Local news

YMCA sale in the balance

TUESDAY, JULY 25, 2006

If the Spokane Park Board wants to prevent a 14-story condominium tower from being built on YMCA property at the edge of Riverfront Park, it must match a $5.3 million purchase offer by Friday.

The city board says it definitely plans to purchase the near-acre off Post Street overlooking the Spokane River. However, Park Board President Frank Knott said the board has not determined how it will raise the funds, which are due, incrementally, over the next couple of years. “We’re going to exercise our option. We have three or four plans we’re working on, but none of them is finalized,” Knott said, declining to elaborate. “We have the money available to us to make the down payment. We have the ability to borrow what we need for the rest of it.”

Driving the Park Board’s purchase is an agreement struck between the YMCA and developer Mark Pinch on June 29. The Park Board has a 30-day “right of first refusal” to match Pinch’s offer for the property.

The YMCA put its building up for sale last year, intending to use the money to move to a joint campus with the YWCA. The YWCA has sold its building overlooking the north bank of the Spokane River for $4 million and plans to move within the next two years to 3.5 acres at 930 N. Monroe. The YMCA would like to join the YWCA at that location. Both nonprofit organizations want to use the money from the sales to expand their buildings and broaden their services to the community.

For the Park Board to match the offer, it would need to put down an initial deposit of $150,000 upon execution of a sale agreement, followed by an additional deposit of $850,000 several months later. The balance of the $5.3 million would be required when the YMCA moves to its new home, estimated at the final quarter of 2008, said YMCA President Rig Riggins.

Both the YMCA and YWCA sought sale agreements that would permit them to remain in their current buildings until new structures are built to ensure no interruption of services.

The Park Board requested an extension of the 30-day window, which the YMCA denied, said Riggins. The city’s right to purchase the property comes from a clause within its longtime agreement to lease a parking lot to the YMCA. However, the time frame to respond to purchase offers was not defined so the two parties negotiated. The YMCA offered 15 days, and the city countered with 30, which the YMCA accepted, Riggins said.

“We agreed with their proposal,” he said. “We’ve been operating on this understanding it was a 30-day thing. We still expect they will honor it.”

The Park Board has mentioned several possibilities to pay for the land, including limited general obligation bonds or borrowing from other city departments. The board also has $800,000 in a reserve fund, according to Mike Stone, city parks director.

If the Park Board purchases the property, the YMCA must pay Pinch a penalty of $20,000 for time, effort and expenses, according to the purchase and sale agreement.

The YMCA contends the city must match all the pertinent conditions of Pinch’s offer. That includes a $90,000 donation to the YMCA’s fund-raising campaign. The YMCA and YWCA have said in the past that they will attempt to raise $25 million for their expanded joint campus and the YMCA’s planned north Spokane branch.

The YMCA can terminate the purchase and sale agreement by Nov. 1 with no penalties if it is unable to acquire property for its new building, negotiate an acceptable release of its property to serve as collateral for bond obligations, or meet its fund-raising goals, the agreement says.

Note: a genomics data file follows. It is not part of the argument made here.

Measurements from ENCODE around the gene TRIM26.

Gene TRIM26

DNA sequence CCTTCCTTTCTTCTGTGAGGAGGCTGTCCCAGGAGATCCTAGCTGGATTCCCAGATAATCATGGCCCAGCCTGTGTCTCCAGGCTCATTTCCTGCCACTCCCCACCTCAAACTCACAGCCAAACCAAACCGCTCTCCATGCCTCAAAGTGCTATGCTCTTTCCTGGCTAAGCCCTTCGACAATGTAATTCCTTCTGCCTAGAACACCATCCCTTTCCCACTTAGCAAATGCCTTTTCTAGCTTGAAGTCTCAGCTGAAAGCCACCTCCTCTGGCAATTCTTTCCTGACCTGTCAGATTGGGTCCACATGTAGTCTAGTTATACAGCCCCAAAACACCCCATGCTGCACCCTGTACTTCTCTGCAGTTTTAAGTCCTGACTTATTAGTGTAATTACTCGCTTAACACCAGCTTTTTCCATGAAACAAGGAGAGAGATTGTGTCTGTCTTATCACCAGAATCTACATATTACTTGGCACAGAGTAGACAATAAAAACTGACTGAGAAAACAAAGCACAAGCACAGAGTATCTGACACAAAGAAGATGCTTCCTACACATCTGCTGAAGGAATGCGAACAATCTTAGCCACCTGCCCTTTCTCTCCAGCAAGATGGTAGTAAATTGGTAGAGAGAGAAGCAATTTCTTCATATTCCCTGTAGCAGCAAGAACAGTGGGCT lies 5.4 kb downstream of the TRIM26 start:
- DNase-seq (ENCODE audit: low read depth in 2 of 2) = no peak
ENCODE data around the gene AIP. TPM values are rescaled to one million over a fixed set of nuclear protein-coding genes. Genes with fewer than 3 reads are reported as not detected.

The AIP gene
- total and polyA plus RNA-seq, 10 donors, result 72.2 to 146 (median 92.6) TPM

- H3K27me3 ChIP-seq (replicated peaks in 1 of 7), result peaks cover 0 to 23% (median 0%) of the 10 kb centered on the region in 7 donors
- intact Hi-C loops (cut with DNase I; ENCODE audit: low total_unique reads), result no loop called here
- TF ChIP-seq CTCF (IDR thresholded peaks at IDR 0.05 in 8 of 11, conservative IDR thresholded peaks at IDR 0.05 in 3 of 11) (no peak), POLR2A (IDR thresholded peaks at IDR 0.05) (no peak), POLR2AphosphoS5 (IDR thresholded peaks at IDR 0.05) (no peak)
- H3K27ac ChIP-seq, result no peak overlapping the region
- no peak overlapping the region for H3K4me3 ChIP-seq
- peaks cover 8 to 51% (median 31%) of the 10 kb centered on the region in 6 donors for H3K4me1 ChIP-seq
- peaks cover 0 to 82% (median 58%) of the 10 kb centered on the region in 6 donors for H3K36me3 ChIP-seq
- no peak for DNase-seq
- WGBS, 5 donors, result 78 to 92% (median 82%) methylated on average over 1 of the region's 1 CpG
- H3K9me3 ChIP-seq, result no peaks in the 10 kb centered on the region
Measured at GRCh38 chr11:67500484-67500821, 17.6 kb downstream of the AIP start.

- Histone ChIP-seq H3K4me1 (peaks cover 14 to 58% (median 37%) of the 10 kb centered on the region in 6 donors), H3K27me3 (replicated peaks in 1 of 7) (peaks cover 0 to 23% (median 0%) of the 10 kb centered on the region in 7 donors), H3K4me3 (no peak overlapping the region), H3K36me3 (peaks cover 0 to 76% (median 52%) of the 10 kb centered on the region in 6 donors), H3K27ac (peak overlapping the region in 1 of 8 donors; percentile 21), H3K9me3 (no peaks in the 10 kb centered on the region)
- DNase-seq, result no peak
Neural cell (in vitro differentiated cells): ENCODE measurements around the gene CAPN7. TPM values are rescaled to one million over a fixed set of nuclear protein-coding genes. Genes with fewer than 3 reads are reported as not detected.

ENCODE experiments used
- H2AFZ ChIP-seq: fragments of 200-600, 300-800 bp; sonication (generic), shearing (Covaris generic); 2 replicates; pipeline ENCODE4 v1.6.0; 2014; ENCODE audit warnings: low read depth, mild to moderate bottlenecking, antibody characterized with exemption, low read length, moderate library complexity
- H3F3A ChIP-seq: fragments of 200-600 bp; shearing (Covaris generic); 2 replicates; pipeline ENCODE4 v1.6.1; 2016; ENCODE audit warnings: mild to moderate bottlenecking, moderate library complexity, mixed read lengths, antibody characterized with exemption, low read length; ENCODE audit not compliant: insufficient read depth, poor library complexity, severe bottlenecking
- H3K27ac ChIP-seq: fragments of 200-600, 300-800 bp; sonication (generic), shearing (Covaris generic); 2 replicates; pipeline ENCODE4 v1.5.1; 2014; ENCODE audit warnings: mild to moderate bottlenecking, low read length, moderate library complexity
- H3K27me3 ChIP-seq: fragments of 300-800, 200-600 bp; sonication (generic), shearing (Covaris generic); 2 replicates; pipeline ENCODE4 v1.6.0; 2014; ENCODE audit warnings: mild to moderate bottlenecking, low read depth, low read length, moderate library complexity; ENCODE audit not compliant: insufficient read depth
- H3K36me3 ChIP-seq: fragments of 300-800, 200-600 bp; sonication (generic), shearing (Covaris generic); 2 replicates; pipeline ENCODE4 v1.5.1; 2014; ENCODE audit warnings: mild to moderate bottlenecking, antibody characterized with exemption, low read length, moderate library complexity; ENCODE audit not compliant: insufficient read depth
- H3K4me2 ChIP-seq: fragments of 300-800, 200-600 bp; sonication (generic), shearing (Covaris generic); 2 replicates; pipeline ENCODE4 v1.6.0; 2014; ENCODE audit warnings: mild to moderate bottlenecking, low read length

In the case of a default, the YMCA keeps the deposit – either the $150,000 or $1 million total – and its property.

The YMCA acquired the land for its building in the mid-1950s through donations from Washington Water Power, now Avista Corp., and automobile dealer Ray Barton, news reports say.

For 30 years, the YMCA has leased city land just off Post Street as a parking lot. Attached to that land lease is a document titled: “The Basis for Cooperation between the city and the YMCA in Riverfront Park.” The document details the history of the city’s relations with the YMCA and how the parking lot lease came to be.

While planning its new building in the early 1960s, the YMCA needed to make sure it had adequate parking so it arranged to lease nearby property from the Great Northern Railroad. The railroad also offered the YMCA the first option to purchase the property. However, when Expo ‘74 came along, to help accommodate the World’s Fair, the YMCA did not publicly protest the closure of Howard Street nor did it pursue its option to purchase the nearby railroad property it had been leasing when that opportunity surfaced. The YMCA also moved out of its building so it could be used as Expo ‘74 headquarters. As a result, the city document says, the YMCA suffered reduced parking access, an awkward drop-off area and front entrance, diminished “walk-in” traffic, loss of street access, and loss of public exposure. The YMCA believes that business lost during Expo took years to replace.

To offset those consequences, the city agreed in 1976 to provide parking and drop-off areas in Riverfront Park with priority parking for YMCA members. The city also agreed to manage the parking area and give a portion of the parking revenue to the YMCA. That lease has been extended in five-year increments and is set to expire in December 2007.

Riggins and YMCA board members have said that the primary reason the YMCA wants to move is lack of sufficient parking. It began looking for a buyer for its downtown property last year, asking $5.75 million. The property’s 2007 assessment is $5.2 million, according to county property records.


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